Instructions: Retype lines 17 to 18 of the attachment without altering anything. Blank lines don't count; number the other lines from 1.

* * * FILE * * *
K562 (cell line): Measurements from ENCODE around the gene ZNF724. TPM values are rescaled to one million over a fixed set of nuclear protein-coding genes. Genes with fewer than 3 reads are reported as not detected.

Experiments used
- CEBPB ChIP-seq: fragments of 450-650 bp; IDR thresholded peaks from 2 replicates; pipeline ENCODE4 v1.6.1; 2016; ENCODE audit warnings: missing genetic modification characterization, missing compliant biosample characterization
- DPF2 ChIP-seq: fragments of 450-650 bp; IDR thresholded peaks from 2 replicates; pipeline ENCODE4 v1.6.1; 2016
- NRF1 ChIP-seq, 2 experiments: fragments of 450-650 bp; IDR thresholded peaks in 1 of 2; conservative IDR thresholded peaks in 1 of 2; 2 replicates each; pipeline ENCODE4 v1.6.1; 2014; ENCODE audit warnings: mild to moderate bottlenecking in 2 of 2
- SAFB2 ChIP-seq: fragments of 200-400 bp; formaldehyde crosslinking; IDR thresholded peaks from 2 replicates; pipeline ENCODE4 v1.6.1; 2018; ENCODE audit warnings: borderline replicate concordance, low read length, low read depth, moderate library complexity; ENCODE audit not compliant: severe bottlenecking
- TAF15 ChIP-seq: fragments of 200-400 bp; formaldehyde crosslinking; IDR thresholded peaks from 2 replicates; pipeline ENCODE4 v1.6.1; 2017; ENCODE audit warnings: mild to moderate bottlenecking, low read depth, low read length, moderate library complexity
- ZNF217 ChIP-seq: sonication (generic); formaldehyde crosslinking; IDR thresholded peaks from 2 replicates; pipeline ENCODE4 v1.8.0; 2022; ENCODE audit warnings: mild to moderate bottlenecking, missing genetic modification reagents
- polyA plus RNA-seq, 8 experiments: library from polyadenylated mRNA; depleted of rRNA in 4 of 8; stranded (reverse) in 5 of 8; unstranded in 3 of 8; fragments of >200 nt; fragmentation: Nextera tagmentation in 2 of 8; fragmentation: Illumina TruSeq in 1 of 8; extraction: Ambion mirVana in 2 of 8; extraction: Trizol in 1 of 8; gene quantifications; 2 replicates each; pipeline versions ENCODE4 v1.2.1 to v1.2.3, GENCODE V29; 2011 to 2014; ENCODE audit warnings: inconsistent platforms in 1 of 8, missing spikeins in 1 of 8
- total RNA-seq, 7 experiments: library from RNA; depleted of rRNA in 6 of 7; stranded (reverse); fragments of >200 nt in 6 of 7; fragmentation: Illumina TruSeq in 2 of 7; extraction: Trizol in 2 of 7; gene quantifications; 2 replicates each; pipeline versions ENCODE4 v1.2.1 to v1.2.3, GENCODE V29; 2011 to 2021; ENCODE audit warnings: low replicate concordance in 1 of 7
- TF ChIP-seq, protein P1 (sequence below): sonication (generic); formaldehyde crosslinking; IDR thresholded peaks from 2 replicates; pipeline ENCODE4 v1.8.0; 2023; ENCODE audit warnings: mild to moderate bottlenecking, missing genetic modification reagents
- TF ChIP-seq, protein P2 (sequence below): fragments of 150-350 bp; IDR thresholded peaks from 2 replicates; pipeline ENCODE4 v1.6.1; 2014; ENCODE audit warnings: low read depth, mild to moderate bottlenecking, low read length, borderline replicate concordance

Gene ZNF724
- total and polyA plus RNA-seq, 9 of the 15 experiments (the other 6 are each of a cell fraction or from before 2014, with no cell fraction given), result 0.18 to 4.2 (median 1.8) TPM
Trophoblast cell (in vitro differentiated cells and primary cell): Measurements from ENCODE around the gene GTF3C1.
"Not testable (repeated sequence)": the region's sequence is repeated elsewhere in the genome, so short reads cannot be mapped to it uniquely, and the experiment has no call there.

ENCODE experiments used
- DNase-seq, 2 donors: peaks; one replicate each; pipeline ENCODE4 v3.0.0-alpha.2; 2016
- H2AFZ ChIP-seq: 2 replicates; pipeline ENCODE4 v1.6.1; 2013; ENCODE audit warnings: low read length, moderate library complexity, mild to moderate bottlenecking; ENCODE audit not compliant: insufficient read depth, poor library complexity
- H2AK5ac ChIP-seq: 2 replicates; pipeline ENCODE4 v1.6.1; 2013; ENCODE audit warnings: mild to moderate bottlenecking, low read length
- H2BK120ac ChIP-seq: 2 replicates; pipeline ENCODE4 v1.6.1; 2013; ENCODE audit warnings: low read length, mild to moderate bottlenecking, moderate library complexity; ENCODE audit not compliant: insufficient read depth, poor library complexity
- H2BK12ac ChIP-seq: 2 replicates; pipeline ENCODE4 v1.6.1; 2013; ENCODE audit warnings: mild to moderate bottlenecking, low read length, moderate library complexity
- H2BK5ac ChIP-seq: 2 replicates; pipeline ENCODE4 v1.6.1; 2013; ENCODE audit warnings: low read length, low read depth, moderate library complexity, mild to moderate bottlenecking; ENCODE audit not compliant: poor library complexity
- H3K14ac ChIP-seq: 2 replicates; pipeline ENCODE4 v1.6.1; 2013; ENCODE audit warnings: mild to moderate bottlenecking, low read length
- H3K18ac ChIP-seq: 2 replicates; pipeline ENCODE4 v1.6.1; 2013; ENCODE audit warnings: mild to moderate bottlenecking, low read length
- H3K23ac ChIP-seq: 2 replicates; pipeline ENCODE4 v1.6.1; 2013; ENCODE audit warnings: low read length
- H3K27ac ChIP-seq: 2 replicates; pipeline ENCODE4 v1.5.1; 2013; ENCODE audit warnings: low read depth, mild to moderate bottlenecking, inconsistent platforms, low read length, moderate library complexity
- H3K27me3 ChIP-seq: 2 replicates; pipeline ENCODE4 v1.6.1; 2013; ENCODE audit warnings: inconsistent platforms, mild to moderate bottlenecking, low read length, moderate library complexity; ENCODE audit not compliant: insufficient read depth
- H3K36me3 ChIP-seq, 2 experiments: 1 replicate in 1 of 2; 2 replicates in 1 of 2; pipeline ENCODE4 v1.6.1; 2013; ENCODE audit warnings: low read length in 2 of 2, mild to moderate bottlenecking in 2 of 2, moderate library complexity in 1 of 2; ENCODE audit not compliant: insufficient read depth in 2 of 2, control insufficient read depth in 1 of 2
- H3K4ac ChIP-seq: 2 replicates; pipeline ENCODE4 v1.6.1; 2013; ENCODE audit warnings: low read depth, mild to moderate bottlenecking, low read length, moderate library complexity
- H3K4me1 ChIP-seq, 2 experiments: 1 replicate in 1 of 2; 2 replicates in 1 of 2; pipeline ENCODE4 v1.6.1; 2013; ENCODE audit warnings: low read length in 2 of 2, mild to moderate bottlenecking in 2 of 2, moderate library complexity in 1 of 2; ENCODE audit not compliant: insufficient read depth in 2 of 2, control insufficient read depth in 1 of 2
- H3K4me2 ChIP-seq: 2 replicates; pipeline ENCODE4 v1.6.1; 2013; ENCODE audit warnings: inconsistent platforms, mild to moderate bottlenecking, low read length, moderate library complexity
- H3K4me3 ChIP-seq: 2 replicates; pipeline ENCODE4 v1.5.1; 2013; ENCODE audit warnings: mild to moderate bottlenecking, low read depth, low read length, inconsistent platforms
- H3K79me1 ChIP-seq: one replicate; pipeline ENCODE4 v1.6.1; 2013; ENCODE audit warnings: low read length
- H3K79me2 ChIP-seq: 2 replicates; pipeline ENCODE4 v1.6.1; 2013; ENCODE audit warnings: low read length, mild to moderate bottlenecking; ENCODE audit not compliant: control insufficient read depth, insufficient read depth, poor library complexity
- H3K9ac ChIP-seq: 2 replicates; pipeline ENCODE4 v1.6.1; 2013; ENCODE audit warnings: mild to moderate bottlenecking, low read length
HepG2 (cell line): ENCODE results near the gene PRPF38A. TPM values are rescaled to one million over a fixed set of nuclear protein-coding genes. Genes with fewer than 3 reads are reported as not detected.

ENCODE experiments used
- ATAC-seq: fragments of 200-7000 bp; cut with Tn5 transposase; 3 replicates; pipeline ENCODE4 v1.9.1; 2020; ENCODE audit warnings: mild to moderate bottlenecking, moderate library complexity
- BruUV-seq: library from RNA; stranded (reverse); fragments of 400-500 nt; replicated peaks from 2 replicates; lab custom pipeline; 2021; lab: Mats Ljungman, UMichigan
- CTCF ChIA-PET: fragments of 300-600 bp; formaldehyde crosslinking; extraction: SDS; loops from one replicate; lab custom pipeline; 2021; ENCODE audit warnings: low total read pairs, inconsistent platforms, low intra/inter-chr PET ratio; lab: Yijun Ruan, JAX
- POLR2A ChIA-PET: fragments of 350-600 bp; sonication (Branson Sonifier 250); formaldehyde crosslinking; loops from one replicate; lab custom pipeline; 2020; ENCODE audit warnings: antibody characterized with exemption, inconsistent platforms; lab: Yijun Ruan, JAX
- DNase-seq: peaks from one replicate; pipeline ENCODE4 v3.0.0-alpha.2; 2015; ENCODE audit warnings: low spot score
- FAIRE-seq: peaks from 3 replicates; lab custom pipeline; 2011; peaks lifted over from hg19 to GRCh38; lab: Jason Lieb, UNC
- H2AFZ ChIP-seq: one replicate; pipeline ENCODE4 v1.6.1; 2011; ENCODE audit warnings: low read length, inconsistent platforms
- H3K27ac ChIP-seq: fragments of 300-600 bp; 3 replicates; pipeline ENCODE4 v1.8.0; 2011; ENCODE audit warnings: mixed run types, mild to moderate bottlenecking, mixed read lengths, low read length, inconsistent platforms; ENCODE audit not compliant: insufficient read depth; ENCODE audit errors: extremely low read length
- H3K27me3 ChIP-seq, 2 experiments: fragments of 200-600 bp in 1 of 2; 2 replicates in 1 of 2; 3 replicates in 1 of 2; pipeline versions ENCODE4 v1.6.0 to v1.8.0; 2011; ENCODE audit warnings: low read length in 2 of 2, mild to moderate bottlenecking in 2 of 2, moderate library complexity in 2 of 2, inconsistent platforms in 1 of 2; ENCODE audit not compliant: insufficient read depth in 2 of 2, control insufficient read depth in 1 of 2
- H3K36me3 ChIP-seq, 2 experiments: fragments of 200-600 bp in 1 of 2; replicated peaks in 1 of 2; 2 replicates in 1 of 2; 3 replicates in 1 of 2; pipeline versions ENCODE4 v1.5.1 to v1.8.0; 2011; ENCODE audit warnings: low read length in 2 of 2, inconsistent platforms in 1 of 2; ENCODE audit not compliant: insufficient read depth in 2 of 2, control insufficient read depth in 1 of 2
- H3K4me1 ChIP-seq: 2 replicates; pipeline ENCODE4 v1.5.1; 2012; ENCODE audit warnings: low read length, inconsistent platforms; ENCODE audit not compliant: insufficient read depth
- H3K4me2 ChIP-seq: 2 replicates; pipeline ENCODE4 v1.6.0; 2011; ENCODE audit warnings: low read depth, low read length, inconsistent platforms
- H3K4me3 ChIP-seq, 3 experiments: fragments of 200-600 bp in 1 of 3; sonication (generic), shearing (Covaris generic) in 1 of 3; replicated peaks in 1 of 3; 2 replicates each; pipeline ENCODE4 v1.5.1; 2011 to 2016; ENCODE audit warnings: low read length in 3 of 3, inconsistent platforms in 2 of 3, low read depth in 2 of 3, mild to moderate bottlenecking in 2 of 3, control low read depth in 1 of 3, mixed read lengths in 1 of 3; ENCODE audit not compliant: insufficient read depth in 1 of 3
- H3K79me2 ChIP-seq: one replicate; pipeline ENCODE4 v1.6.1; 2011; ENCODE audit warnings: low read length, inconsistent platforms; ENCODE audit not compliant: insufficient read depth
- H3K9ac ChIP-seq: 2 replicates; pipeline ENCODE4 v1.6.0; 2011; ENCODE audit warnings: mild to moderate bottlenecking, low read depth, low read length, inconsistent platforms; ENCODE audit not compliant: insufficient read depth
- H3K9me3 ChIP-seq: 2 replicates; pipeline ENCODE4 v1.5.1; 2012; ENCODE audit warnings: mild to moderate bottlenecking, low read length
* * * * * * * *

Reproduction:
ENCODE experiments used
- DNase-seq, 2 donors: peaks; one replicate each; pipeline ENCODE4 v3.0.0-alpha.2; 2016